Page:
• Andrew Kellie
  • Wayne Valentine


Photogrammetry has influenced survey practice drastically since its introduction as a mapping tool. Aerial photographs specifically for mapping purposes were first taken in 1913, although ground photography had been used to a limited extent in field surveys as early as 1894.1 The first major mapping project in the United States was conducted by the U.S. Geological Survey and the Tennessee Valley Authority in the 1930s. At that time, some 40,000 sq mi (103,500 sq km) of the Tennessee River basin were mapped. At present, aerial photogrammetry is used for virtually all small-scale mapping done in the United States and is seeing increasing use for large-scale mapping as well.


Digital Terrain Model Aerial Photography Control Survey Photo Scale Mission Area 
These keywords were added by machine and not by the authors. This process is experimental and the keywords may be updated as the learning algorithm improves.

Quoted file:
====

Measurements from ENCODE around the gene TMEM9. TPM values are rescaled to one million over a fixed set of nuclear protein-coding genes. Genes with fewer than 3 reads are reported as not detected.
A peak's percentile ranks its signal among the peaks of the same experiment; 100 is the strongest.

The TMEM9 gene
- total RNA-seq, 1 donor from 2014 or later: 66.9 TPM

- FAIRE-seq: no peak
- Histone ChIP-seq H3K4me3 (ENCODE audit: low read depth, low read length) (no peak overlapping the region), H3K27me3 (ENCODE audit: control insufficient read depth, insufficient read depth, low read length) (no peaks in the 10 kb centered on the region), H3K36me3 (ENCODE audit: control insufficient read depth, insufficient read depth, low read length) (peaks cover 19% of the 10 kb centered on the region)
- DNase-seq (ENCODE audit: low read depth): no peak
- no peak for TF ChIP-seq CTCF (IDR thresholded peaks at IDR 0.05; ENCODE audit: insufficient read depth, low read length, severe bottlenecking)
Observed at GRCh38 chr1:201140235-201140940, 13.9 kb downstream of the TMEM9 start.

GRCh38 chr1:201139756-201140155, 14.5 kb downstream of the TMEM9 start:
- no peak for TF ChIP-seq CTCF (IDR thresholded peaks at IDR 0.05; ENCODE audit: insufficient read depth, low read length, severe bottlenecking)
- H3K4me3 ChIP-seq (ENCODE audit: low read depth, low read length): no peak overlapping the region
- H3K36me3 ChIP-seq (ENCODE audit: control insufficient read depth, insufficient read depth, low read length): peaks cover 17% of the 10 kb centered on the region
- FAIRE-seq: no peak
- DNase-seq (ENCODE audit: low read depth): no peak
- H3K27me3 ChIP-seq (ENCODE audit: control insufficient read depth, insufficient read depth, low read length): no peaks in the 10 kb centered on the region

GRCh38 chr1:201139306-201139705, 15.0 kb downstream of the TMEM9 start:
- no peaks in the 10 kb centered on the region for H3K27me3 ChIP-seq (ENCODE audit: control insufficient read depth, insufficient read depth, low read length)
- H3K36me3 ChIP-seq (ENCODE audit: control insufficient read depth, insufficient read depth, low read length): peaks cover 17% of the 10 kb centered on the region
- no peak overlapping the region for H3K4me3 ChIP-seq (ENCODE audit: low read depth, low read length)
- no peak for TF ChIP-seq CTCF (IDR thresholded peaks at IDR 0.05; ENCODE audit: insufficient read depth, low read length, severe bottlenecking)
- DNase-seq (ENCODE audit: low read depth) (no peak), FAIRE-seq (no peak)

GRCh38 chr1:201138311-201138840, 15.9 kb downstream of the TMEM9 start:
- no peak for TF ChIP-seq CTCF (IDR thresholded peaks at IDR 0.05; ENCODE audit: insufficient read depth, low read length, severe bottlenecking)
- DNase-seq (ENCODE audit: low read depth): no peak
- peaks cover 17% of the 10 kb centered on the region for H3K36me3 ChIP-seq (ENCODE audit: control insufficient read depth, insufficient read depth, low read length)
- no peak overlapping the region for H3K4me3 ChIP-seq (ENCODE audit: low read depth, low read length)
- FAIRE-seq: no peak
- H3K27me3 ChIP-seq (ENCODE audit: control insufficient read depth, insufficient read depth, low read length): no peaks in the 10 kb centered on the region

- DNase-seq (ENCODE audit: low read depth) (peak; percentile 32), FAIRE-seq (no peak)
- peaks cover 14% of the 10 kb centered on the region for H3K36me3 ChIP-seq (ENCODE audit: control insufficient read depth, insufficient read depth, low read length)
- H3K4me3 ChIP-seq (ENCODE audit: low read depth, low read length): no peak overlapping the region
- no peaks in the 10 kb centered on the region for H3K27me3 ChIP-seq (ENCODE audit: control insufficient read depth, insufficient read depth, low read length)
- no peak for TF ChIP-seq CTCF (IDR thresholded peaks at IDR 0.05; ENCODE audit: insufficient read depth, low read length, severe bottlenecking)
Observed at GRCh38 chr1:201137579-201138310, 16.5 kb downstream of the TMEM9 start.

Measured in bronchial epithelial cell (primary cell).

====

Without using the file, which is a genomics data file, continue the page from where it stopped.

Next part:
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  1. American Society of Photogrammetry. 1985 The handbook of close range photogrammetry and surveying. Falls Church, VaGoogle Scholar
  2. Moffitt, F. H., and E. M. Mikhail. 1980. Photogrammetry. 3rd ed. New York: Harper & Row.Google Scholar
  3. Thompson, M. M. and G. H. Rosenfeld. 1971. Map accuracy specifications. Surveying and Mapping 31 (1): 57.Google Scholar
  4. U.S. Department of Transportation. 1968. Specifications for aerial surveys and mapping by photogrammetric methods for highways. Washington, D.C.Google Scholar

Copyright information

© Springer Science+Business Media New York 1987

Authors and Affiliations

  • Andrew Kellie
  • Wayne Valentine

There are no affiliations available

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